As August draws to a close, Valerie Shanley discovers from ALLi partners and friends there’s been plenty of activity in indie publishing this month…
Amazon set to be Jewel in India ebook Crown… Flipkart, India’s largest online retailer with over 12m book titles, has announced it is getting out of the ebooks market. Restructuring from the bottom up, and departure of senior staff from the top down, has led to the company shifting their business focus away from selling books. Thanks to ALLi member Ritesh Kala and other ALLies for alerting us to this story, which not only means Amazon will now be the largest ebook seller in India (followed by Google Play) but has also prompted the end of the distribution agreement between Smashwords and Flipkart.
Lawsuit Discontinued in ASI saga – but Another Chapter Awaits … The class action lawsuit filed against Author Solutions (ASI) in March 2013 has been discontinued and a settlement reached between the author plaintiffs and the company. ALLi Watchdog Victoria Strauss reports that settlement details have not been revealed on this case as yet. ASI is not clear of legal actions, however, writes Victoria. Another lawsuit was filed in Indiana in March of this year by a different group of authors with similar claims of fraud and unjust enrichment. As ALLies will be aware, ASI has been on ALLi’s radar for some time due to its questionable self-publishing ‘services’ for indies as featured in several posts, including a conversation between ALLi Director Orna Ross and Andrew Phillips, ASI’s Chief Executive Officer, which left many of those questions unanswered. The campaign will go on, however. Says David Gaughran, who has long rallied the author community on this issue: “All of the Author Solutions imprints, bar iUniverse, have an Indiana venue clause, meaning that the case just settled was limited in scope. The second class action is Indiana-based and thus will be able to raise a wider range of issues. In other words: the fight very much continues – especially as Penguin Random House seems to show zero appetite for reforming the abuses at Author Solutions.”
End of the line for Authonomy …. HarperCollins UK (HC UK) is to close its Authonomy online community for aspiring writers at the end of September, reports The Bookseller. Live since 2008, the online community for aspiring writers to have their work ranked by fellow users, and the top-ranked considered for publication by HC UK , was run by publisher Scott Pack until he left HC UK in December 2014. Authonomy was re-launched at the start of this year. HC UK says the closure is due to a slowing down of publishing of titles from the site and a smaller community.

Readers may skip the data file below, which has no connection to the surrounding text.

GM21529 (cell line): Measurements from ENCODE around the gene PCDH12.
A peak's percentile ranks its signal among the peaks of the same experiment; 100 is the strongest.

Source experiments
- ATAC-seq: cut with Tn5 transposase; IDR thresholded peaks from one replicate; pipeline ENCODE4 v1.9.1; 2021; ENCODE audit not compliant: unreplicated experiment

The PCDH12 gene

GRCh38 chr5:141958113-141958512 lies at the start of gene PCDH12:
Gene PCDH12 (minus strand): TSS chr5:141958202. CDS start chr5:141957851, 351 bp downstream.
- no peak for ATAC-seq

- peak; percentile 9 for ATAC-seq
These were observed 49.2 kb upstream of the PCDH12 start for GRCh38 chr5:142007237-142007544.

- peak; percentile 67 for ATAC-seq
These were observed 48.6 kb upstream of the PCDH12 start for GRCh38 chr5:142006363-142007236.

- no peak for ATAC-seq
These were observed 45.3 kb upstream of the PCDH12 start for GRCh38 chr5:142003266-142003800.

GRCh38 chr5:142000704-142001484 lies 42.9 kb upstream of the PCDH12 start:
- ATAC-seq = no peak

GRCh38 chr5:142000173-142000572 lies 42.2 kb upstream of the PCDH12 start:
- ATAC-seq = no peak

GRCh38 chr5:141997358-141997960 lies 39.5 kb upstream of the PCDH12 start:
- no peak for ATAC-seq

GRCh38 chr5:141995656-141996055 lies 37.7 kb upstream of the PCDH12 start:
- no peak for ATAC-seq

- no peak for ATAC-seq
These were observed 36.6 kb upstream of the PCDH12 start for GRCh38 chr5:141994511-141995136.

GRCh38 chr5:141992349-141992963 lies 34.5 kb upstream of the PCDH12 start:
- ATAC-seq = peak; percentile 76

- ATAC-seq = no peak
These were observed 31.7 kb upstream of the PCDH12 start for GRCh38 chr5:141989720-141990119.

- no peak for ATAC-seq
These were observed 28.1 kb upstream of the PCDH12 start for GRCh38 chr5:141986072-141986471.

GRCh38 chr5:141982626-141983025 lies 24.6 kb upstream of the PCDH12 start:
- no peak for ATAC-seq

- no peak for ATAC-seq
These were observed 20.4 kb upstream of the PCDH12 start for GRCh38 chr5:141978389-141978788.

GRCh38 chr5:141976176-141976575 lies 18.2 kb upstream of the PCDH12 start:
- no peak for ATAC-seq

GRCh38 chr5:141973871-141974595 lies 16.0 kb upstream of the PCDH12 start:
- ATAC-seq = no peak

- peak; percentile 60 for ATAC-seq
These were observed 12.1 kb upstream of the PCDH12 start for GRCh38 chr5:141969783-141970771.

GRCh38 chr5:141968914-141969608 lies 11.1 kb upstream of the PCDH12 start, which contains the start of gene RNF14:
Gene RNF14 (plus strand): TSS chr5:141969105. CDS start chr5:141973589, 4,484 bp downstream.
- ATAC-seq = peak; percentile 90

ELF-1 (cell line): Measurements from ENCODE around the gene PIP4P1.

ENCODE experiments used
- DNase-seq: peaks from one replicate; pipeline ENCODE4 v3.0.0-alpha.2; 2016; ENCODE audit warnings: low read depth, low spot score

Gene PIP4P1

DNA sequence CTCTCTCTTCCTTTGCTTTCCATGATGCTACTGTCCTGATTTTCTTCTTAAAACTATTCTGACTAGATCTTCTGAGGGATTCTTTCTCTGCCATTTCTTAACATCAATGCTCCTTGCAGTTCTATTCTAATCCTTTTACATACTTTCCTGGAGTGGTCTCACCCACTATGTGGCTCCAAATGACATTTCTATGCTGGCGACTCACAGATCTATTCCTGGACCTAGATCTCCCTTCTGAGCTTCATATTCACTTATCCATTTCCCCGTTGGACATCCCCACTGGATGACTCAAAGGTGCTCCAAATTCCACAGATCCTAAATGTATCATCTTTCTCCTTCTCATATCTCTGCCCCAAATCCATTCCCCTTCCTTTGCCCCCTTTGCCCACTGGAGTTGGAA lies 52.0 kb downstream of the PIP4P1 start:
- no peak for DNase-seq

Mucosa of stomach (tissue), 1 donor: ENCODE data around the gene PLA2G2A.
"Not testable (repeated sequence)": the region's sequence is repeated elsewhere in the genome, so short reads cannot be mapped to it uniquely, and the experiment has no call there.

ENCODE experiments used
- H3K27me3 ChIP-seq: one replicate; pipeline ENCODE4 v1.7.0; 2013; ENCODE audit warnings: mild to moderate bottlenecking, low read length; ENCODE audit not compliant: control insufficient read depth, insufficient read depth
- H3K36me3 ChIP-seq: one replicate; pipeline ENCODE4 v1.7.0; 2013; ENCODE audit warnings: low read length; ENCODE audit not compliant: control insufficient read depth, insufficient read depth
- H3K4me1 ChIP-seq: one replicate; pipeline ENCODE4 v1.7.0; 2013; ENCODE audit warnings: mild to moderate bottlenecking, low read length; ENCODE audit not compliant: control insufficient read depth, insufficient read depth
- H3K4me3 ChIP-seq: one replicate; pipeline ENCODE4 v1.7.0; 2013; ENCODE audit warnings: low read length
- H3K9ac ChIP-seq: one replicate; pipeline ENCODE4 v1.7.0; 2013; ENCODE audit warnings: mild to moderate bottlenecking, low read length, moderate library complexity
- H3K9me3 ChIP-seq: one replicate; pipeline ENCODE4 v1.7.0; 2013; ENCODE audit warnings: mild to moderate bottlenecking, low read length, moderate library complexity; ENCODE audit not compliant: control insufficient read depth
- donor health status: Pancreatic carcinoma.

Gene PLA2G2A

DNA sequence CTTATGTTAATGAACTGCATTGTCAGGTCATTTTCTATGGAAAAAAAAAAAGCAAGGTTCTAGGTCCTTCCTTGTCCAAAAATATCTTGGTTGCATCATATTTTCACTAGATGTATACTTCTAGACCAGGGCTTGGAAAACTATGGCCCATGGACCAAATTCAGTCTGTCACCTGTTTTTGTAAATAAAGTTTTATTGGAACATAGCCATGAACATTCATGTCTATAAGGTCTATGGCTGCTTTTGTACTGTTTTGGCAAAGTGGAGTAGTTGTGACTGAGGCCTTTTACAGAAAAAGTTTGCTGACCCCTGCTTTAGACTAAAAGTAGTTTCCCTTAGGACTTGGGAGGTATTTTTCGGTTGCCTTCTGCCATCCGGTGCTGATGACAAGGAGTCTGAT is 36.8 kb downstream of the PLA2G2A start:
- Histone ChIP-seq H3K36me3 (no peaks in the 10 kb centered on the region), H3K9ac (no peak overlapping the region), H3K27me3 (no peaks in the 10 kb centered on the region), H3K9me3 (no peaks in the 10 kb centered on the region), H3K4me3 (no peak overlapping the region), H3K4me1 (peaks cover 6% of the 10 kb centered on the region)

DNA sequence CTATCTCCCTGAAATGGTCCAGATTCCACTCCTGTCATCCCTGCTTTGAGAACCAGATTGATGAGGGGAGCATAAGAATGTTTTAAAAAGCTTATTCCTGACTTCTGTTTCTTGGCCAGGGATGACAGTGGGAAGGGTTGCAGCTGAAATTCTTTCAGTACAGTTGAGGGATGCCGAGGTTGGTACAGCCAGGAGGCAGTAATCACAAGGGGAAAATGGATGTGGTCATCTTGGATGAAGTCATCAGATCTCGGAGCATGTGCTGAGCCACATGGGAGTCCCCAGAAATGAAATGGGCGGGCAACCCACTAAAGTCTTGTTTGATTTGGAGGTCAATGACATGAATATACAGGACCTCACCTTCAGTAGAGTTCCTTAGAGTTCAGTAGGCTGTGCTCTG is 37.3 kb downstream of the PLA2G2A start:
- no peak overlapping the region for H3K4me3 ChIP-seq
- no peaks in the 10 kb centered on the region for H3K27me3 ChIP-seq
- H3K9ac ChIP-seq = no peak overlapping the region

What Are You Reading This On? If it’s on your smartphone, you’re with the fastest growing sector of digital readers when it comes to books. That’s according to the Wall Street Journal, quoting Amazon’s, and other companies, claim that phone readers are beginning to outnumber those using Kindles or tablets. The global reach of mass market mobile reading took another stretch this week with news that social e-reading subscription platform Bookmate has expanded into Indonesia, partnering with the Indosat network. Publishers may need a re-think in the way books are designed, marketed and sold, the WSJ piece goes on. Will indies also need to consider how to sell their work with smaller screens in mind? Especially when research says the number of smartphone users in the U.S. alone by 2019 will be over 80% of the population, while subscription book-service Oyster say the best device to read on is the one you always have with you?
Social Media Presence Unrelated to Sales Success?…. There are many indie authors out there who groan at the idea of growing a following via Facebook and Twitter. Rob Eager’s post on Digital Book World may bring their I-told-you-so moment. He asserts there is little correlation between the amount of Facebook followers an author displays, e.g., and the amount of actual book buyers those numbers generate. The post is in the context of traditional publishing, of course, where he says too many publishers and agents place too much importance, and assign dubious grades, to authors based on the strength or weakness of their social media following. Indies have to do all of the promotion themselves, but may agree with his argument that social media presence doesn’t necessarily guarantee sales. Eager makes the case that Twitter and Facebook is ineffective when it comes to promoting a book, quoting research showing email instead is 40 times more effective than all social media combined at acquiring new customers.
“Control, Timing, Money, Practicality… and Because I Can”…. Just why do authors switch from trad to self-publishing? On his blog, author Gordon A Wilson took five to chat to fellow author Sheri McInnis about the perceived ‘holy grail’ image that is a traditional publishing deal and the five reasons for her decision to go indie. Elsewhere, best-selling indie author Deborah Cooke wrote last month about the six things she missed most from her previous time signed with a traditional publisher. The biggest one, says Deborah, is: “Someone to say ‘No’. Custom book provider for indie authors JW Manus responded on his blog, questioning the merit of a ‘Yes’ in traditional publishing. His conclusion? The only ‘Yes’ indies should be concerned is the one from their readers.